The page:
Watching the episodes and the examples given throughout, the question that kept popping back into my head is: What makes them British movies, especially as we move from the 1960s onwards? This certainly isn’t an instance where you follow the money.

When the first part of the series bigged up the James Bond films, I was wondering whether they weren’t more of a British institution like Sherlock Holmes or... er, Biggles?! The money for the Bond series came from United Artists or now Sony in America. Cubby Broccoli was an American who came to the UK in the early 1950s, his producing partner Harry Saltzman was Canadian. The only thing rooting it in the UK was Eon Productions, their production company, being based here.

So it must come down to production companies, which includes the likes of Ealing and London Film Productions, Gainsborough, Charter Film Productions, Michael Powell and Emeric Pressburger’s The Archers, Hammer and Anglo Amalgamated, Enigma and Goldcrest. But if that’s the case how come Corsets, Cleavage and Country Houses highlighted Ang Lee’s Sense and Sensibility and Shakespeare in Love?

Both had a lot of British talent both in front and behind the camera, and were filmed in England. But the former was made by Columbia Pictures and Sydney Pollack’s Mirage Enterprises, while the latter came from Miramax Films, Bedford Falls Productions and Universal Pictures. The subject matters may be English, but the films are anything but.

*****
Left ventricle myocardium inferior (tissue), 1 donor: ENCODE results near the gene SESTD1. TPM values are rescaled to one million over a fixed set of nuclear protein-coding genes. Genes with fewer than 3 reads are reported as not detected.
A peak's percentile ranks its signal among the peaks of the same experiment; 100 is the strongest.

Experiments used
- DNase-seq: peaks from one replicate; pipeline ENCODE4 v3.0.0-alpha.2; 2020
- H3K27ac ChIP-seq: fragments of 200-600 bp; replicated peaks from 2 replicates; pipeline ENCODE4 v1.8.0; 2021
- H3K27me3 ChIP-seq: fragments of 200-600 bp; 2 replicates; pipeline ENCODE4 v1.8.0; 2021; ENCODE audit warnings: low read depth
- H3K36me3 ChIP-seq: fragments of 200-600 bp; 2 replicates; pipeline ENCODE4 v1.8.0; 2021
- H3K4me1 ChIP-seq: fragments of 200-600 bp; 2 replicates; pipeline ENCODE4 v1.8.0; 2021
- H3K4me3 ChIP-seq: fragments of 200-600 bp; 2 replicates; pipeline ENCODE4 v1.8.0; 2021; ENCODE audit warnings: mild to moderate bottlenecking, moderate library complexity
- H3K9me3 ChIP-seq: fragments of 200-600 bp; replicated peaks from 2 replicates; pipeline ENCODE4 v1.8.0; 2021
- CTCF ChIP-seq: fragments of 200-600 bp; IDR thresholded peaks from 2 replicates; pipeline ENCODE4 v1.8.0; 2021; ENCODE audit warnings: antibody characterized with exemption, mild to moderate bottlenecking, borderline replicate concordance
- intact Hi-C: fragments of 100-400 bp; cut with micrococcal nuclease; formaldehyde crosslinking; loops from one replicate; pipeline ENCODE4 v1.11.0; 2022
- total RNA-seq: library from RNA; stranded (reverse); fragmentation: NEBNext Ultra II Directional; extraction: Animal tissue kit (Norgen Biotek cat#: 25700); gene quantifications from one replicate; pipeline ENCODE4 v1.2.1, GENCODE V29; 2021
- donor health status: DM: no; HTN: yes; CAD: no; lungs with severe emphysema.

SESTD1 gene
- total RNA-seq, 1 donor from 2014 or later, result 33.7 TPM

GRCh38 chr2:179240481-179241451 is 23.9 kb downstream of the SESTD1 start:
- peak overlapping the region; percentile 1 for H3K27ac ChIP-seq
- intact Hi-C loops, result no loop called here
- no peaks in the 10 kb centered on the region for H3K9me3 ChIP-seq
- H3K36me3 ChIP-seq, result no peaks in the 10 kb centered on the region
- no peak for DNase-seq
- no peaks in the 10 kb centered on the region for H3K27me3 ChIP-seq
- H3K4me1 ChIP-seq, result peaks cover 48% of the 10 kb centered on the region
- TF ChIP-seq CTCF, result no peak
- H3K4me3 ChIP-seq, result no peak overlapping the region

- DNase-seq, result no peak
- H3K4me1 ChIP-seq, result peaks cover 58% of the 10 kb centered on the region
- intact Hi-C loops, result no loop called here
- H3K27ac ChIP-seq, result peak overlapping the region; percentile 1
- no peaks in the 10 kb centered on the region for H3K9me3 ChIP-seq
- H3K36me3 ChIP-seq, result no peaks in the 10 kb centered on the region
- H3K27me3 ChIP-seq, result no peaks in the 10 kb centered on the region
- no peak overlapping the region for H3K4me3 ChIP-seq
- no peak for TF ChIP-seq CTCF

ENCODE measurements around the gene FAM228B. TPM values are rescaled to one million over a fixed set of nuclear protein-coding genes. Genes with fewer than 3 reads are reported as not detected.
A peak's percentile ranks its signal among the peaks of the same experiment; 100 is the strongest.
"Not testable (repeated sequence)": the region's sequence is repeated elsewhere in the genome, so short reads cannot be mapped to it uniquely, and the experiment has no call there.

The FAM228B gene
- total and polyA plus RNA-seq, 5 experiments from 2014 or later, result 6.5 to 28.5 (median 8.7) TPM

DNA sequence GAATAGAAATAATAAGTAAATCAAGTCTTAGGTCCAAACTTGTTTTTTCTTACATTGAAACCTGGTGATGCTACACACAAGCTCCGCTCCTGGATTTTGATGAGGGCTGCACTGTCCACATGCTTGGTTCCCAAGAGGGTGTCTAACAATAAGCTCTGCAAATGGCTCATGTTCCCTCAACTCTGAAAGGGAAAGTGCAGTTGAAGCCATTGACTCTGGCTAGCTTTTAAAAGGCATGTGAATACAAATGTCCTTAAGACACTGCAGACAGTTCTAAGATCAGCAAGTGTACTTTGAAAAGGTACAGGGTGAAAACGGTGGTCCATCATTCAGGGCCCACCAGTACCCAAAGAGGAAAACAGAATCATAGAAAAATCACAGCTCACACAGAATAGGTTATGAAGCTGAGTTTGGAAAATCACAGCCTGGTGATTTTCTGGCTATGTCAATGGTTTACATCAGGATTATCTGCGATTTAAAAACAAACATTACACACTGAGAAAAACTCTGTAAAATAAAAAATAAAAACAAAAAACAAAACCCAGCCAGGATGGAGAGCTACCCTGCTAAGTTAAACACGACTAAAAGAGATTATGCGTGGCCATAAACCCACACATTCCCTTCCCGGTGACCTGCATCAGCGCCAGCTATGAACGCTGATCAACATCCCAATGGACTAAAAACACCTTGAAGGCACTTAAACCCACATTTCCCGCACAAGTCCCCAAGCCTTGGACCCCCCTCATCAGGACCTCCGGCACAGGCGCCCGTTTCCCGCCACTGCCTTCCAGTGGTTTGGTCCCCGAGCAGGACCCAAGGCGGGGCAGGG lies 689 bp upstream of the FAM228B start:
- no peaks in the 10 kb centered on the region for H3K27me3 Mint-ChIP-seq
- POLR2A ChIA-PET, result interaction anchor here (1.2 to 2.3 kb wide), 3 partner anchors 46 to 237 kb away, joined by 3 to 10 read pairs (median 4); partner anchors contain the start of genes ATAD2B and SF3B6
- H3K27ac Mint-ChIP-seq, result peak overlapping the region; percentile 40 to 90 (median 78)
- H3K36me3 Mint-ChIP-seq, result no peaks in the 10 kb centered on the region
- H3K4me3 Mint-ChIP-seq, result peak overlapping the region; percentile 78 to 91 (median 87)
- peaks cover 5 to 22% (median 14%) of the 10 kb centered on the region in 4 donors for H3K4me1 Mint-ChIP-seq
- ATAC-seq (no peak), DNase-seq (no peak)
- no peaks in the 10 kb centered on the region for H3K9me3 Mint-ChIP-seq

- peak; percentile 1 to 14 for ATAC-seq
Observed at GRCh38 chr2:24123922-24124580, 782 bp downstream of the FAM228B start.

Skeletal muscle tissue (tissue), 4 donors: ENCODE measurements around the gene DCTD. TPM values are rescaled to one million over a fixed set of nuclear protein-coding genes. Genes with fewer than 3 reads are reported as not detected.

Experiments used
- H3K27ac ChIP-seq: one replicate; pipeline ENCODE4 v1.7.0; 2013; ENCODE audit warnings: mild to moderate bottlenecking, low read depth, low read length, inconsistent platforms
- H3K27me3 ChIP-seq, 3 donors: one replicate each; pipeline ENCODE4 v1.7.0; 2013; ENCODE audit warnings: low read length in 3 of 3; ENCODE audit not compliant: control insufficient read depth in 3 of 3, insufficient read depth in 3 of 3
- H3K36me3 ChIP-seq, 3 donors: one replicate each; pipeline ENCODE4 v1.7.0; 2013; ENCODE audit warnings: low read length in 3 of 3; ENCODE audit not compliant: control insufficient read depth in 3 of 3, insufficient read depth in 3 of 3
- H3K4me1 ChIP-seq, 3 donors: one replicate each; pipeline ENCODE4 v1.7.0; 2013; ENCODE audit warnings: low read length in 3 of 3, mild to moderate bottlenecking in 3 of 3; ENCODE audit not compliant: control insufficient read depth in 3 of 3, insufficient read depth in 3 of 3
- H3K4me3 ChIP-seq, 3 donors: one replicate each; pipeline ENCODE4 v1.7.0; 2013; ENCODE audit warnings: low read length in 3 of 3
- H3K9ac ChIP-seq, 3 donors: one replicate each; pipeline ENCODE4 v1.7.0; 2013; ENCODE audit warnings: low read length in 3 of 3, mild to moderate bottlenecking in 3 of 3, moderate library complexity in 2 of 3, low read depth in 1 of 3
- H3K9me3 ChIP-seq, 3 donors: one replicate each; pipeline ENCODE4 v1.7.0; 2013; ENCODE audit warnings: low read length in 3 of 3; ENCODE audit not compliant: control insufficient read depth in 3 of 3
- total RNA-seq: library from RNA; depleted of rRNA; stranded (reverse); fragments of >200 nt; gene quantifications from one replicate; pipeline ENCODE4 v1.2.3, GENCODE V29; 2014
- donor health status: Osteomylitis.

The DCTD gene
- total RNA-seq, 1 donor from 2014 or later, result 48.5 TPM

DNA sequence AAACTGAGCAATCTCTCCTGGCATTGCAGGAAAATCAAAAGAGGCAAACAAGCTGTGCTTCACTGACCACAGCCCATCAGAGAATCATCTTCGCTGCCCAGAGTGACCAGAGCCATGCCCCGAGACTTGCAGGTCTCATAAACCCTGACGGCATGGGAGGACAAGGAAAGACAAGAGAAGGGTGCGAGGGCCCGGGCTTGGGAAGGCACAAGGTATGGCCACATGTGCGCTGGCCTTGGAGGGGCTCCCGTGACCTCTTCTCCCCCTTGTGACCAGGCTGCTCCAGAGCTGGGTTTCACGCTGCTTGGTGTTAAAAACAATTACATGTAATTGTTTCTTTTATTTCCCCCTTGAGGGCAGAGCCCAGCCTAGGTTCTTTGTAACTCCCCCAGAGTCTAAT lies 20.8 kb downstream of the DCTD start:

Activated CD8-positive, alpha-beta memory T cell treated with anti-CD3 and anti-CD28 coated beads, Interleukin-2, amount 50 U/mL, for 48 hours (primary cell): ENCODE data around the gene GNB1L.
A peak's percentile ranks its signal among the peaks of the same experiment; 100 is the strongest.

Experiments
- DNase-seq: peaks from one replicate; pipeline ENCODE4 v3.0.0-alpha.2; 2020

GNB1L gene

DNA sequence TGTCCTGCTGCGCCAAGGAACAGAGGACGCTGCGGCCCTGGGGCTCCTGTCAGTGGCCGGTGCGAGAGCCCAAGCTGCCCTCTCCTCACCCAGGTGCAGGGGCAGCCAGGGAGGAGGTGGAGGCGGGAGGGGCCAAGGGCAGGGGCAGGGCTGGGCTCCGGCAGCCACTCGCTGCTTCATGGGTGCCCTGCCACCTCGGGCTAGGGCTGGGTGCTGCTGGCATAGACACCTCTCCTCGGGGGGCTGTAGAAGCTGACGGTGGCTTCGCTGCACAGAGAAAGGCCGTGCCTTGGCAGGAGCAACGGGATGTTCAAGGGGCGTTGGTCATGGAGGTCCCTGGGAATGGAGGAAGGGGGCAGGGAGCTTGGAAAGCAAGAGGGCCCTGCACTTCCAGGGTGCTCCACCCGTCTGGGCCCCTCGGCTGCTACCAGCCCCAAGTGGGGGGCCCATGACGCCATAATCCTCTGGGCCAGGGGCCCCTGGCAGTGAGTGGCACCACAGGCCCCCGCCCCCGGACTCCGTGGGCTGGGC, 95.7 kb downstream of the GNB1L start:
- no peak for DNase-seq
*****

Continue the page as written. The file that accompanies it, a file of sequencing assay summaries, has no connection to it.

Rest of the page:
Looking back at the previous episodes of British Film Forever, if Merchant Ivory get a good look in this week with their Forester adaptations, how come The Remains of the Day – one of the very best examples of unrequited love – was omitted from the instalment on romance? While last week’s look at social realism highlighted Stanley Kubrick’s A Clockwork Orange, why wasn’t Barry Lyndon is this latest episode? Come to think of it, where was Ridley Scott’s sumptuous adaptation of Conrad’s The Duellists, made on a relative pittance and produced by David Puttnam?